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Building a Salesperson

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Building a Salesperson

Let go of hiring the perfect candidate. Instead, hire potential and train to perfection.


By By Bill McManaway May 10, 2018
finding the right remodeling sales person
This article first appeared in the May 2018 issue of Pro Remodeler.

Having the right salesperson can make or break your company. There was a time at Dreamstyle when we could find the right balance of trade experience, general experience, and personality all rolled into one candidate, but in today’s market that’s a thing of the past. 

To tackle this challenge, we use the following guidelines to create salespeople with a passion for the company and products and a desire to bring success to their team.

Hire Candidates with Drafting Experience

It might sound logical that the most experience equals the best candidate, but going after candidates with drafting credentials rather than extensive sales experience has yielded our best results. Ninety percent of our sales team had minimal hands-on skill when they joined Dreamstyle, but they did have drafting and interior design certifications.  

Our salespeople do their own drawing, drafting, product selections, and interior design, which has really improved the flow from sale to completion. We can teach sales tactics and production know-how, but having that base drafting knowledge, even if they haven’t used our particular software, saves us, and the employees, time and effort.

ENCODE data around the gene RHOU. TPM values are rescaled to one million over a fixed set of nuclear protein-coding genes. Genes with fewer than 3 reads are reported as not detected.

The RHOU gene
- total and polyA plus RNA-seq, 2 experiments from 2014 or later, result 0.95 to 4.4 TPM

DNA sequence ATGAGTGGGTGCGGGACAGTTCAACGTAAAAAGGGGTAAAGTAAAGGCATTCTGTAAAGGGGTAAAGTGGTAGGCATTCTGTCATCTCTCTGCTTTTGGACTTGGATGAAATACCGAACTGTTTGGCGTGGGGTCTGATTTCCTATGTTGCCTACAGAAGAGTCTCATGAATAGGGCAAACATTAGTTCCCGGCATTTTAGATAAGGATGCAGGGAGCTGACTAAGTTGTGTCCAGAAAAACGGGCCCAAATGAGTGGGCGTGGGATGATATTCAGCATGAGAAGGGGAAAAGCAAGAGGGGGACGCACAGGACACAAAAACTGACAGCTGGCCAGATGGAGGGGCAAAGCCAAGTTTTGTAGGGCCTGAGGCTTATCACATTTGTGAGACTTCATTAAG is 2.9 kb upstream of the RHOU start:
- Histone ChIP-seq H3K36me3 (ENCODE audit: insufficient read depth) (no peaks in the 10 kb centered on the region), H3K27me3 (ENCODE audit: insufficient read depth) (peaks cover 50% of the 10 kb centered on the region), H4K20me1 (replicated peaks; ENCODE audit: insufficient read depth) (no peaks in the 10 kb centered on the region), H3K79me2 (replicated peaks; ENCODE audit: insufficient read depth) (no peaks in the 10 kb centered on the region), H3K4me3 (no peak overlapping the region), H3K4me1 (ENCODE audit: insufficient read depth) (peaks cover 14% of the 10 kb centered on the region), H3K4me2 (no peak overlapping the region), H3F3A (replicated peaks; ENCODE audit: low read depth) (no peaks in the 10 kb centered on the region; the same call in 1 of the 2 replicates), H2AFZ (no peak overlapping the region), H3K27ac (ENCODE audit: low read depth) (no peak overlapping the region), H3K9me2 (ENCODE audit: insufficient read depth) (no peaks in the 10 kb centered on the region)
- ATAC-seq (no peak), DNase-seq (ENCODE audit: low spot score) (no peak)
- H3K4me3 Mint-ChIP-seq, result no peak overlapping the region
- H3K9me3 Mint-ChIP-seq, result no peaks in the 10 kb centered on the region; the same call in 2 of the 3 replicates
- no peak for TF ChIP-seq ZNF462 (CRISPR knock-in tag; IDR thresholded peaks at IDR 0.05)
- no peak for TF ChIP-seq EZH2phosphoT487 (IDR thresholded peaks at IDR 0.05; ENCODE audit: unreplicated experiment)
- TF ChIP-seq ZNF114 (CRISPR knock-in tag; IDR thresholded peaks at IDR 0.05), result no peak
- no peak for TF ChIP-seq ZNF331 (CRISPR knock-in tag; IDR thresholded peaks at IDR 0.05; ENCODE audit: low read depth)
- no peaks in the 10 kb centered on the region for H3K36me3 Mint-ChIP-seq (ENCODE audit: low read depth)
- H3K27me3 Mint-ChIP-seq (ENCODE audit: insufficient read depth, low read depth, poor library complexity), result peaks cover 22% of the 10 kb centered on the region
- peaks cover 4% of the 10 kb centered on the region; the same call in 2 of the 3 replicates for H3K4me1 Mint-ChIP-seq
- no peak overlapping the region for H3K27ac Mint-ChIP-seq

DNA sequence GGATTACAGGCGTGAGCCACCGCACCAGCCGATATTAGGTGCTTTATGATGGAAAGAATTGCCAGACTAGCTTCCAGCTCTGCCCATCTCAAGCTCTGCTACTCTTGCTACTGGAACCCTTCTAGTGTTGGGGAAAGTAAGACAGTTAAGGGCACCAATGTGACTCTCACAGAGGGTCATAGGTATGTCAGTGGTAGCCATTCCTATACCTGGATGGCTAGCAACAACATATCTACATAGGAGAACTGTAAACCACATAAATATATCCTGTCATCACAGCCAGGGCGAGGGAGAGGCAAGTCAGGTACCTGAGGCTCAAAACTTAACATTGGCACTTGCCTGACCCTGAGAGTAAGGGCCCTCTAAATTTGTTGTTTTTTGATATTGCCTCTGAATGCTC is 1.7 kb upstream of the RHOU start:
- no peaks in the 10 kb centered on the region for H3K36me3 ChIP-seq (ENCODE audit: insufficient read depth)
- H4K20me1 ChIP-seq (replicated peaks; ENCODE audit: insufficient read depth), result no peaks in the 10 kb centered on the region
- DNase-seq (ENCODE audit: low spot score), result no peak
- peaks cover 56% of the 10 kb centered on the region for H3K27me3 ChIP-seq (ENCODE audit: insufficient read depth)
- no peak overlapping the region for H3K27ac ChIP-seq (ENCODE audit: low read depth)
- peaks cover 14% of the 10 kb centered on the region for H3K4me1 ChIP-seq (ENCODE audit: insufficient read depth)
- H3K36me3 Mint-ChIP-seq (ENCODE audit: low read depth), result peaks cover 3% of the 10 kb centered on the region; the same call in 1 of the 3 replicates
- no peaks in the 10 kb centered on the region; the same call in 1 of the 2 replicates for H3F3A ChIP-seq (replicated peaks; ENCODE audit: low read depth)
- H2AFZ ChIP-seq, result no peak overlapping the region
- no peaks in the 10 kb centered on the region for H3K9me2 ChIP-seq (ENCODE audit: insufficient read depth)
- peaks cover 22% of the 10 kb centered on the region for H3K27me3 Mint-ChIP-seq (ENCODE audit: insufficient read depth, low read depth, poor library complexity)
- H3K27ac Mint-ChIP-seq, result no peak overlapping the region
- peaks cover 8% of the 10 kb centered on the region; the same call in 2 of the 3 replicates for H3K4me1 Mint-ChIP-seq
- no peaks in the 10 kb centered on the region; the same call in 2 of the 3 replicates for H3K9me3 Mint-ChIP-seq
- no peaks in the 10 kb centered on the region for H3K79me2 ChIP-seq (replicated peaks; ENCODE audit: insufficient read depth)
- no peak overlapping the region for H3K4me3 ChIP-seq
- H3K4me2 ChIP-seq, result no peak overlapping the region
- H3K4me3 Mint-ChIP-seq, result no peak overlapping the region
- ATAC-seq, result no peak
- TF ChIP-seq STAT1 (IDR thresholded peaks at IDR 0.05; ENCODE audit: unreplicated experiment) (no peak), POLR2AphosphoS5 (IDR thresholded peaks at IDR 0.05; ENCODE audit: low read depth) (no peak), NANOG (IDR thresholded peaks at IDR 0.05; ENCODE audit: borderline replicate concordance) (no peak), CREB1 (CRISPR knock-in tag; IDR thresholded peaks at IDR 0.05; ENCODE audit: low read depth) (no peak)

Provide Hands-on Production Training

It’s great to have the book smarts, but production experience makes a big difference in drafting and design. Taking your salespeople to jobs where something looks good on paper but doesn’t work in reality lets them see how production professionals with 15–25 years on the job handle those issues. Showing your sales team the effort it takes to solve those differences helps them anticipate and address them during pre-production stages.

Ask Regularly for Employee Feedback

Communication is the lifeblood of what we do here. As managers, we’re used to giving feedback, but listening to employee feedback is just as important. 

We use our weekly sales meeting to get a tremendous amount of input, encouraging every team member to share ideas on anything from specific project issues to training tactics. We also provide the opportunity to give feedback during one-on-one meetings, two to three times a week.

Remind People of Their Value

Success doesn’t ever depend on one person, and our employees are our best asset. We make a point to regularly touch base with our team, not only to provide constructive criticism and feedback, but to remind them of their worth to the bigger picture. I share both the good and the bad of customer experience surveys with our salespeople, and we have an incentive system that rewards a job well done.  

Building a company on undervalued employees will lead to a crumbling foundation. Each team member, whether behind a computer or out in the field, plays a key role to our success, and they should know we see their worth. 


written by

Bill McManaway

Bill McManaway is a kitchen, bath, and custom division general manager for Dreamstyle Remodeling, which saw $93 million in revenue in 2017.


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